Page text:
Glastonbury 2009: Part 1 | Part 2 | Part 3 | Part 4
After our first timer gets over the shock of the sheer size of Glastonbury, and the entire festival digests the news of Michael Jackson’s death, our correspondents get down to business. Our Glasto virgin continues his discoveries; scroll down for individual set reviews…
Morning arrives, eventually. I poke my head out of the tent – unleashing a soaking from water pooled above me – and emerge into the mud. And strangely, it’s not so bad. You see pictures of people covered in mud at festivals and think “how can they seem so happy?” but suddenly I understand.
Clouds clearing and smiles broadening, things kick off, and I turn to Fleet Foxes at the Pyramid Stage. Bathed in sun and music bouncing across the stage’s surrounding fields, the experience is intense, audio taking on a richness that you only experience at this sort of event; it’s as though sound is turned into light, technicolour beams of music sweeping across the crowds. People stand overcome by the music, breathing in its messages of love, loss and friendship; no one here has any doubt about what Glastonbury means now.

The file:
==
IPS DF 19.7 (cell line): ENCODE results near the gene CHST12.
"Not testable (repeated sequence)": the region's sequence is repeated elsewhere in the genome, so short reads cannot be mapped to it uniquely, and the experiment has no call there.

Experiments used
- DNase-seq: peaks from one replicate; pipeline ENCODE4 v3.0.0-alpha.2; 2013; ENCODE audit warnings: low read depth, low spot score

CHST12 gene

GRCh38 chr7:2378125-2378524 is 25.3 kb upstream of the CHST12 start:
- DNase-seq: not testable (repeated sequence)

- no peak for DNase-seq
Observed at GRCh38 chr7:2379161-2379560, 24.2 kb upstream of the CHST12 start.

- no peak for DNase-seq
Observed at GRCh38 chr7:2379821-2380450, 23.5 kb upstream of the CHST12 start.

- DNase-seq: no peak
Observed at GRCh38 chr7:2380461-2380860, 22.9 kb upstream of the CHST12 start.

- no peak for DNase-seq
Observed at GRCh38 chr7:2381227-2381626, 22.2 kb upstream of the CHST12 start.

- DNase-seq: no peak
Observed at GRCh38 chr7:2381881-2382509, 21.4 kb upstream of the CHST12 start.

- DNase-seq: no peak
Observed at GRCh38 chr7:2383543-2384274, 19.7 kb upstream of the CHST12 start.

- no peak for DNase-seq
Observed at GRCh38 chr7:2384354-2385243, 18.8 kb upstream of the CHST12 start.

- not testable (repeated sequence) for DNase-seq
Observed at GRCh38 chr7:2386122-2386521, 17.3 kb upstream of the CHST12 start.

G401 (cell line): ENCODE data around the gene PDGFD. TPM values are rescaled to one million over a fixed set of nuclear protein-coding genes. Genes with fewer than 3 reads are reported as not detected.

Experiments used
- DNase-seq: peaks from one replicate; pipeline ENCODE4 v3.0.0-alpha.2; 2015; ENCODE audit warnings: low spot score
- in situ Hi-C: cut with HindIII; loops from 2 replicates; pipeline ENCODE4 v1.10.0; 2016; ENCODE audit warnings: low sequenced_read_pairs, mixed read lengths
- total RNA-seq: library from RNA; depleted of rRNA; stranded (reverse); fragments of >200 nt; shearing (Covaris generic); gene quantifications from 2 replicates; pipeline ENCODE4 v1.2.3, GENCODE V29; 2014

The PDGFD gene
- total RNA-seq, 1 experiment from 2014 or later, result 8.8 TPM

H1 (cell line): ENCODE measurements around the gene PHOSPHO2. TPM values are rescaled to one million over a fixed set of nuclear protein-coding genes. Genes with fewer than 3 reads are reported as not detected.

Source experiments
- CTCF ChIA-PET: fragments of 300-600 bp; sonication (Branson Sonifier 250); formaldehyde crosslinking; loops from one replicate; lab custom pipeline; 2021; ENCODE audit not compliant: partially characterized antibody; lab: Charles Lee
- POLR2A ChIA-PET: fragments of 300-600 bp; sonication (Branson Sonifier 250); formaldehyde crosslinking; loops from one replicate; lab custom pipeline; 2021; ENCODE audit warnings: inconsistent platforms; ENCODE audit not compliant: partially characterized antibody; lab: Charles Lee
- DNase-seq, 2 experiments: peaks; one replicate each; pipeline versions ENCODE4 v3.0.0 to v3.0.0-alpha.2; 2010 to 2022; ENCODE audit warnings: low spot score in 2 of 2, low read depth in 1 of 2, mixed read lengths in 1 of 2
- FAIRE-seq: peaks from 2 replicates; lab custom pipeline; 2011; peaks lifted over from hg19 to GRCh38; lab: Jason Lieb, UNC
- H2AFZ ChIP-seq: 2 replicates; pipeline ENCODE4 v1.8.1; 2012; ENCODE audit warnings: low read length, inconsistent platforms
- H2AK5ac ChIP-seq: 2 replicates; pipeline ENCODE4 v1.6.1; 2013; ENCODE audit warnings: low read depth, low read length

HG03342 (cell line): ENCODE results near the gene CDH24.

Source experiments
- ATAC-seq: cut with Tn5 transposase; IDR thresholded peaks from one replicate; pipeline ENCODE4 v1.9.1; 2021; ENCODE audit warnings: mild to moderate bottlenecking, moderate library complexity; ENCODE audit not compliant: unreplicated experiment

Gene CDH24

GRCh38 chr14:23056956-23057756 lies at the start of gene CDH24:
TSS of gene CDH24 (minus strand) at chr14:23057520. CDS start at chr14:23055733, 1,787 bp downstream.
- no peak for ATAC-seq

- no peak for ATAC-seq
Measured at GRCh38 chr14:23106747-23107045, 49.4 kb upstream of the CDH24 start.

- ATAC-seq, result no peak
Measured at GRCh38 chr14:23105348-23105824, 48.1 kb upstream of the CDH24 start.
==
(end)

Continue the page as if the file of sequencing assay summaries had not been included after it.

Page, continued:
I move on to the new Park Stage which, hidden in the greener northern hills of the site, is a perfect blend of intimacy and seclusion paired with the draw of big-name acts. Tonight it’s Animal Collective, who hypnotise the crowd with an unexpectedly adept transference of the futurism and experimentalism of Merriweather Post Pavilion to an outdoor stage. A dazzling sensory attack of synchronised light and sound mesmerises me, and the night closes in as a thousand minds drift in the outer space sounds surrounding us.A few notable music happenings on Friday
Regina Spektor, Main Stage, 13:40
Frontloading a festival set with new tracks can be a risky gameplan – luckily, when you’re New York queen of cool Regina Spektor and you’ve got a new record as good as Far, there’s little to worry about. While many of the early Friday crowd were a little non-plussed by the vocal gymnastics on display, Spektor captured the hearts of a huge crowd with a display of boundless enthusiasm, using a stool as percussion to old hit Poor Little Rich Boy and blowing away the early rainstorms with a spine-tingling solo version of Samson.
The Maccabees, Other Stage, 14:30